In the sealing film B, the above-described resin layer having weather-resistance may be laminated to both sides of the polyester film or, alternatively, a plurality of resin layers may be applied in a multilayered structure. The total light transmittance of the sealing film B is preferably 80% or greater, and more preferably 85% or greater.

The sealing film for a photovoltaic cell module may be used on at least one side of a photovoltaic cell module having the configuration shown in FIG. 1, but we also include photovoltaic cell modules having a configuration wherein the sealing film B is provided in the direction of incident sunlight (the front sheet side), and the sealing film A is provided on the back sheet on the back side, as shown in FIG. 4. Photovoltaic cell modules having such a configuration are ideal in fields where high reliability and a lightweight module are particularly required. It should be appreciated that in the case of this configuration, a color such as white may be applied to the polyester film layer of the sealing film A or a transparent type may be suitably used according to the purpose of the application.

In addition, a circuit may also be formed on the front surface of the sealing film for a photovoltaic cell module using a metal layer, an electrically conductive resin layer, a transparent conductive layer, or similar means.

Furthermore, the sealing film for a photovoltaic cell module may also comprise a lamination of two or more combined layers that are identical to or different from the polyester film. Applicable examples of combinations of laminar structures in this case include a (membrane layer of metal or other materials—PET-BO—ordinary PET-BO) laminar structure, a (membrane layer of metal or other materials—PEN-BO—ordinary PET-BO) laminar structure, a (membrane layer of metal or other materials—PET alloy film) laminar structure, or a (membrane layer of metal or other materials—PEN-BO—PET-BO) laminar structure.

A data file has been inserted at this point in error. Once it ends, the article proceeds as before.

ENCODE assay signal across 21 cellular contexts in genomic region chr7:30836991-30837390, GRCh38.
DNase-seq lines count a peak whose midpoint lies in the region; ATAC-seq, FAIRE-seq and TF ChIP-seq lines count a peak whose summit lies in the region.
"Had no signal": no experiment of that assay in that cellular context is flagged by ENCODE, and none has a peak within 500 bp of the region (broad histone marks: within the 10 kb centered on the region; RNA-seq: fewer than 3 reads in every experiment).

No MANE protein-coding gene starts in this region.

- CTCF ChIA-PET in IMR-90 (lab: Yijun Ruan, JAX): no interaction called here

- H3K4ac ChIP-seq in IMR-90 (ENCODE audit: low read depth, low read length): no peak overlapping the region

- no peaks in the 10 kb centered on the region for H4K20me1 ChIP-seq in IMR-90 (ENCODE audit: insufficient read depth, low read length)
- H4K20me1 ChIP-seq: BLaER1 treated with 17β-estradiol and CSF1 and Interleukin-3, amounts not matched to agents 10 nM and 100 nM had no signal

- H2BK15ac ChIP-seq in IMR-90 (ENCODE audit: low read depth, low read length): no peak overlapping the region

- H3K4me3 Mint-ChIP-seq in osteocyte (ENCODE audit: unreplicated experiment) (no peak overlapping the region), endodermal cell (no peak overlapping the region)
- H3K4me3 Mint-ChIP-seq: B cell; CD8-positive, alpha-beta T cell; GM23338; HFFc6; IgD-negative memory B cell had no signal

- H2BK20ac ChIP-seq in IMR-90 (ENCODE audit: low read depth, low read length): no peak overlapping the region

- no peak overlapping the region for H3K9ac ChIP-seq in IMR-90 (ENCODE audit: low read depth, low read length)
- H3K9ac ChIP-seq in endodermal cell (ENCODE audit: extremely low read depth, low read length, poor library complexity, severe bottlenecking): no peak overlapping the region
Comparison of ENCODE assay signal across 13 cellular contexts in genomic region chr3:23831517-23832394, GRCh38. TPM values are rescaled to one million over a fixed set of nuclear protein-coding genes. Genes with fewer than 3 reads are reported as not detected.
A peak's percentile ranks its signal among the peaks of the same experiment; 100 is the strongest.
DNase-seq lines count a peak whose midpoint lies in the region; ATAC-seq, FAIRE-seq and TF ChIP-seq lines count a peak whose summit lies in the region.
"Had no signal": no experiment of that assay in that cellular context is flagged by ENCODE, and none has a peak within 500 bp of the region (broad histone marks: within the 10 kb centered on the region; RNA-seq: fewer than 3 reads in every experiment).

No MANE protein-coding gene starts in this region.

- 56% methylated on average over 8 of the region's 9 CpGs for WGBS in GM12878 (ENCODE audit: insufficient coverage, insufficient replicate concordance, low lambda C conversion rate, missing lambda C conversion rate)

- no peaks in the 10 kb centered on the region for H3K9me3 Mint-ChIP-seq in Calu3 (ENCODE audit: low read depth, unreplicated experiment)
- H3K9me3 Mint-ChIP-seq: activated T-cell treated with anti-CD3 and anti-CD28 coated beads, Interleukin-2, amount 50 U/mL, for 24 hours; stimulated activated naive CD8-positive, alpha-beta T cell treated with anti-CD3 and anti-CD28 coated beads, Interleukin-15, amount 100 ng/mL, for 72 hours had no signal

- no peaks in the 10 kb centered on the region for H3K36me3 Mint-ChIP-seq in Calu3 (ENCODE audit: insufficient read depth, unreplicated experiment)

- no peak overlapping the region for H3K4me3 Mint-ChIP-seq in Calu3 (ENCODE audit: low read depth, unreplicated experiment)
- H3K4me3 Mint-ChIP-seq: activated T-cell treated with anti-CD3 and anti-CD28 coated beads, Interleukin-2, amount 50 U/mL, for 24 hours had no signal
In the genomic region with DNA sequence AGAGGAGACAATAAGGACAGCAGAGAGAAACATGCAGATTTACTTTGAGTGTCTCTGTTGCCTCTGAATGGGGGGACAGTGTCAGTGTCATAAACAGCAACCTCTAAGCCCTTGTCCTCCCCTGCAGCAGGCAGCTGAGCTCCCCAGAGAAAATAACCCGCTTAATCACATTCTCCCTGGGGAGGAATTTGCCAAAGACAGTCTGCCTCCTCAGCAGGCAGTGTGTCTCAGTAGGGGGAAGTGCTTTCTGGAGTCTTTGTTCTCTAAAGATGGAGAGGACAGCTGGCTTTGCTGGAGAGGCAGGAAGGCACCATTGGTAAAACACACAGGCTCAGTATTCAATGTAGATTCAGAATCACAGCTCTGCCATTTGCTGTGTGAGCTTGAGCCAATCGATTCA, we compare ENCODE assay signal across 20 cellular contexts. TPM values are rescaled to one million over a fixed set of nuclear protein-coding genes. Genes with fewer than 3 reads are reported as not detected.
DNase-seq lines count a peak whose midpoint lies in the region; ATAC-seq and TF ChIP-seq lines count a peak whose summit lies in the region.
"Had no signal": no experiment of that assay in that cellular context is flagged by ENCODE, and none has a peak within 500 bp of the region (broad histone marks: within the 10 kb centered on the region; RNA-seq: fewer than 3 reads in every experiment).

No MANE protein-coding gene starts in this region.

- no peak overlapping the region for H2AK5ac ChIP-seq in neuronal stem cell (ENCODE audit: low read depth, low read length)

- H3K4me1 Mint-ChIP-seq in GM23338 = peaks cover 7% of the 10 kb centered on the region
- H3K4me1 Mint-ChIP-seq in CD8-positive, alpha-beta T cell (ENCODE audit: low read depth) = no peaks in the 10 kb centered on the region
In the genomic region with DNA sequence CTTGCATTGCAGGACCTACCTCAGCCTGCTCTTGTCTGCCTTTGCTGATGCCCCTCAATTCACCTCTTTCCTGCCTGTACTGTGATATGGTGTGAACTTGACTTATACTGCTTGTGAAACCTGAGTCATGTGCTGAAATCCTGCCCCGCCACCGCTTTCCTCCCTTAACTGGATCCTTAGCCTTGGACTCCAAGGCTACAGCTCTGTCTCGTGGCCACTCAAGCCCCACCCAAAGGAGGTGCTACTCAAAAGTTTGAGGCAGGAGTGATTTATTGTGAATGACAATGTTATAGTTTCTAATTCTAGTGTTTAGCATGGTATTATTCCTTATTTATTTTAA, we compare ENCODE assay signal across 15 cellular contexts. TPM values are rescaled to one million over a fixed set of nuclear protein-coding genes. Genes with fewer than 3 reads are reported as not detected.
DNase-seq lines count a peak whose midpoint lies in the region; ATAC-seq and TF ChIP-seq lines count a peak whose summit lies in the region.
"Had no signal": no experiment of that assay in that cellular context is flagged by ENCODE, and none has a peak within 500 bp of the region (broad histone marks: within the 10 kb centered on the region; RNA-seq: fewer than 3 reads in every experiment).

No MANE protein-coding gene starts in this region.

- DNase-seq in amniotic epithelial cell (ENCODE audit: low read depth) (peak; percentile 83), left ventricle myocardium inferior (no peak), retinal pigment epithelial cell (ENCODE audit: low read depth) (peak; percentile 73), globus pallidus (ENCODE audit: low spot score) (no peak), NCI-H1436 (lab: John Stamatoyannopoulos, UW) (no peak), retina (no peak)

The thickness of the film layer directly joined to the membrane layer of metal or other materials (gas barrier layer) is preferably in the range 5 μm to 25 μm in consideration of the processing of the membrane layer of metal or other materials (gas barrier layer).

In addition, the membrane layer of metal or other materials (gas barrier layer) may also be laminated in any position along the direction of thickness of the sealing film layer for a photovoltaic cell module.

(A) Method of Producing the Sealing Film for a Photovoltaic Cell Module

Hereinafter, the production method for the sealing film for a photovoltaic cell module will be described taking the following (a)-(c) as examples.

(a) Polyethylene Terephthalate Film

Hereinafter, the description of the production method of a polyester film having the above-described thermal shrinkage characteristics will be described taking polyethylene terephthalate film as an example.

The polymer polyethylene terephthalate (may be hereinafter referred to as PET) can be acquired from terephthalic acid (or a derivative thereof) and ethylene glycol using the conventionally known method of transesterification. During the transesterification, conventional reaction catalysts and discoloration-preventing agents can be used. The reaction catalyst may include: alkali metal compounds, alkaline earth metal compounds, zinc compounds, lead compounds, manganese compounds, cobalt compounds, aluminum compounds, antimony compounds, and titanium compounds. Phosphorus compounds may be used as the discoloration-preventing agent. It is preferable to introduce an antimony compound, a germanium compound, or a titanium compound as a polymerization catalyst at an arbitrary point before the completion of the PET production. Taking a germanium compound as an example, in this type of method powdered germanium compound may be added as-is, or the germanium compound may be added by dissolving it in the glycol component (PET base material) as described in Japanese patent Koukoku publication No. S54-22234.

For a method to control the intrinsic viscosity (η) of the polyester film having the above-described thermal shrinkage characteristics to be within the range of 0.6 to 1.2, it is preferable to use the method known as the solid phase polymerization method, wherein a polymer obtained using the foregoing methods and having an (η) of 0.6 or less is heated to a temperature in the range of 190° C. to less than the PET melting point in vacuo or in an inert gas such as nitrogen gas. With this method, the intrinsic viscosity of the PET can be raised without increasing the number of carboxyl end groups.